Friday, 10 February 2012

the battle against match-fixing - can it be won?

Some damning stats in this article from BBC Sport. This is a fight FIFA are no more likely to win than the Occupy groups are to takeover the world's financial districts or someone to achieve world peace....

Report shows match-fixing rife in Southern and Eastern Europe

The true scale of match-fixing, racism and violence in European football has been revealed in new statistical research due to be released on Tuesday.

FIFPro, the worldwide union for professional footballers, conducted a survey of thousands of players in Eastern and Southern Europe.

Almost a quarter of players (23.6%) are aware of match-fixing in their league.

The stats may cause particular concern for 2018 World Cup hosts Russia, where that figure is as high as 43.5%.

The Black Book, a copy of which has been seen by the BBC, shows that 11.9% of footballers have been approached to consider fixing the result of a game, with that figure reaching 30.3% in Greece.

The research found a clear link between non-payment of player salaries and match-fixing.

As many as 41.1% of players have not had their salary paid on time, of which more than half were approached to consider fixing a match.

Are we really surprised by these figures?
Think about it:
- dodgy local justice system
- widespread acceptance of bribes and corruption in society
- clubs often living beyond their means and not paying players on time
- games often aren't widely screened and thus not subject to major scrutiny
- poor economic climate leads to players being tempted by quick gains, no matter how immoral (could be the case almost anywhere at present)
- jealousy of low-paid players earning far less than people betting on the match
- plus all the 'regular' dressing room issues which could play a part

So why would a fixer target games in places like these rather than the high-profile leagues? Ethics of the participants is one key factor but the biggest ones will be cost and risk. Why do huge global companies have their goods made in places like Bangladesh or China? It's cheaper and less hassle. Why pay £5m to bribe a top-tier team when you could do it for 50k in eastern Europe? Via the unregulated betting markets in Asia, you could get on for six figures with relative ease on the lesser match and the likelihood of follow-up investigations is low if you can keep the players/ref quiet. If you deal with someone as stupid as Mervyn Westfield, then you'll be exposed very quickly. If you tried that in the UK, it would set off so many alarms, very quickly the papers, the world of Twitter, the police, Crown Prosecution Service and thousands of cynical fans would be on their case demanding blood. And public disgust at a mere rumour of match-fixing would taint a participant's CV for many years to come. To buy a player's soul to fix a high-profile match would cost a huge sum, then multiply that out for as many players as required. The risk is far too high even if the profit margin could be as lucrative as the lower level game. Plus if you did somehow manage to pull it off, you would find it very tough to be able to do it again and again - unlike the low-grade game, there are thousands of those around the world every month.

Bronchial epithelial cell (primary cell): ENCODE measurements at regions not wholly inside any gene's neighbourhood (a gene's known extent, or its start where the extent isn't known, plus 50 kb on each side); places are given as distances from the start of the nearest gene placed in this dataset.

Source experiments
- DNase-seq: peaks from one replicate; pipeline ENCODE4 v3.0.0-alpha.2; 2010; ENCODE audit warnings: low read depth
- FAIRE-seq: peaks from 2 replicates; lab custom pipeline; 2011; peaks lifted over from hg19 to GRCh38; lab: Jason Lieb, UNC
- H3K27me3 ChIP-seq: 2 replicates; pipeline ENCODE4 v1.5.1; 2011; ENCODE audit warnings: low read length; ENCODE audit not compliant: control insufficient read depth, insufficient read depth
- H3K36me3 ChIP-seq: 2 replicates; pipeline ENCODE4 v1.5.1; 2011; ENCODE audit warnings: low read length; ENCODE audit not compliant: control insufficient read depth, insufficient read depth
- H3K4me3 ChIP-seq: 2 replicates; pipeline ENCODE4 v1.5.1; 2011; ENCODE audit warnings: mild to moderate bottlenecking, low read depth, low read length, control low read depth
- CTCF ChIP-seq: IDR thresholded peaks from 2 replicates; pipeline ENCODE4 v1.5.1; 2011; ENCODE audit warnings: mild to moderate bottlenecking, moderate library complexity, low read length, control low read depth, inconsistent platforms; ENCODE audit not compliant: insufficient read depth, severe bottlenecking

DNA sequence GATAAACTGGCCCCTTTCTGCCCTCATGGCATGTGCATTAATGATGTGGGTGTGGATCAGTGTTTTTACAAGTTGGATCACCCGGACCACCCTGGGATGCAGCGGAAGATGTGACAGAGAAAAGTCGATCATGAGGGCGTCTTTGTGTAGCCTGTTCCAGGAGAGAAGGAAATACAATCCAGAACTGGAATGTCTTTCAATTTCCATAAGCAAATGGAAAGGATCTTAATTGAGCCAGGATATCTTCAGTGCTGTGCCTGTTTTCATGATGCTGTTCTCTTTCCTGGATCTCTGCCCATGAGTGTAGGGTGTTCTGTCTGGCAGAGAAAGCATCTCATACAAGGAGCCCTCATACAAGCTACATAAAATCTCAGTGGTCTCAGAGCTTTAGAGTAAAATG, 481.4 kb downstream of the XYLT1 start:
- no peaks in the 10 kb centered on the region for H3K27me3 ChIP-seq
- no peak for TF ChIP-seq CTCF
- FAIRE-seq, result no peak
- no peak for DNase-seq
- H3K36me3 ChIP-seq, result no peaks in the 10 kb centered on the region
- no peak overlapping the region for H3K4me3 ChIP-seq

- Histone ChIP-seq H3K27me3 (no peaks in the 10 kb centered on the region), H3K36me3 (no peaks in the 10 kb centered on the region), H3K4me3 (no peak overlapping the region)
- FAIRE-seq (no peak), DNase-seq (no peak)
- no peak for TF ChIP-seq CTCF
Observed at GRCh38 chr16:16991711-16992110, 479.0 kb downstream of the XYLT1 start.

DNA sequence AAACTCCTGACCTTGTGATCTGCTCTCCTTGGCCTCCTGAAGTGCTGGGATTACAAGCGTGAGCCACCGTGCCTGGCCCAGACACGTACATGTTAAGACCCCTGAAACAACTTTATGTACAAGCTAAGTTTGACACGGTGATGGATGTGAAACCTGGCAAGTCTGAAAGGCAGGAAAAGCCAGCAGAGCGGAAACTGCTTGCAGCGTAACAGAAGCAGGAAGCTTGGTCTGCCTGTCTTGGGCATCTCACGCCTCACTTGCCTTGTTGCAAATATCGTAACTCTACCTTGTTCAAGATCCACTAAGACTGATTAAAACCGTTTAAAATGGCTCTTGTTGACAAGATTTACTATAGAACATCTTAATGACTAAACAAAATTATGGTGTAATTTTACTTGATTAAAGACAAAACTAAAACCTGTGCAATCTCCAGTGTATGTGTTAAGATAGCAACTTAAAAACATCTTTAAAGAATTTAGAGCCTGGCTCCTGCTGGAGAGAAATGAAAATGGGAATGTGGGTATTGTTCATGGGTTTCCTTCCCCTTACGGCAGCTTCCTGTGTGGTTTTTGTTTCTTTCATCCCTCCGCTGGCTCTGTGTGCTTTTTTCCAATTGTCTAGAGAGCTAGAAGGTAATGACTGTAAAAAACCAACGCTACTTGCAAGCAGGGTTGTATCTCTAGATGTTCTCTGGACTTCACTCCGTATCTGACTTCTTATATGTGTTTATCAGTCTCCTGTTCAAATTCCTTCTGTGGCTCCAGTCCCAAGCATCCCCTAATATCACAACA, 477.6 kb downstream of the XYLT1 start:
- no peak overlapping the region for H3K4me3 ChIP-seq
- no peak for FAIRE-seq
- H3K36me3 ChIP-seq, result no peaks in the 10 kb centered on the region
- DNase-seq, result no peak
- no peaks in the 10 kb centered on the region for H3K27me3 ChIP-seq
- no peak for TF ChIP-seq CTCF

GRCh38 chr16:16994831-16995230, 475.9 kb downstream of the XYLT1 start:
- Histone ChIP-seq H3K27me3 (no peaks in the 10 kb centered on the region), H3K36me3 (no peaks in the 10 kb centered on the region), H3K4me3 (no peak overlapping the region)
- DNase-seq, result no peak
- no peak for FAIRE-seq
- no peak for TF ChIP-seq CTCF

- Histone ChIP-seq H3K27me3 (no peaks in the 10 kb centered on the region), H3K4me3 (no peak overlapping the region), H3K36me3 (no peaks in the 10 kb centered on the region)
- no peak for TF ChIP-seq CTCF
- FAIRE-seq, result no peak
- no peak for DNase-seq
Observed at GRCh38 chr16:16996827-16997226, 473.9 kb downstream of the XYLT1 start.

Betting is a global business. The weak points of the chain are where naïve governments think banning the pastime is for the greater good of the people. This means everything is swept under the carpet, no proper system of regulation and probity exist, and bookmakers don't pay into the public revenue. It's not prohibition in the 30s (which flopped anyway). The world is a small place these days, money can change 'hands' in an instant and there are plenty of shady folk happy to deal in sport-fixing rather than drug trafficking. After all, as the SSN report a few months back shared - the penalties for fixing matches are unlikely to be more than a couple of years in jail in most countries, while many still execute convicted drug traffickers....

Until tax-dodging chairmen and fly-by-night businessmen are removed from the game worldwide, and players paid serious money to reflect the worth of the game worldwide, there's no chance this will ever be eradicated. Governments dig their heads in the sand about the benefits of regulating gambling. Societies accept endemic corruption. Players get abused by shady agents trafficking them out of slums of Africa and then dumping them in Europe with no cash and broken dreams. Contrast all this against the backdrop of obvious FIFA corruption for huge money, TV contracts worth more than the GDP of a swag of nations and professional players living the celebrity lifestyle with, in many cases, marginal talent!

Football is so big, so global, so integrated in society from top to bottom, across all religions and cultures, that this problem is not going to go away.

2 comments:

  1. Wonder if there are any stats for the likes of the Argentinian leagues and their SA neighbours ? Cheating bar stewards the lot of 'em.

    Changing the subject slightly would you mind adding my site back to your blogroll. It used to appear there in the past but I got slack and stopped posting for a while so you binned me. I'm back with something that actually might be interesting if I can get the wheels to spin. Thanks in advance,

    Swearbox

    ReplyDelete
  2. Reinstated only if you promise to keep it updated! :)

    Re South American football - there's no historical betting culture down there, but that's not to say there's no history of match-fixing. Often it's more to do with promotion & relegation.

    ReplyDelete

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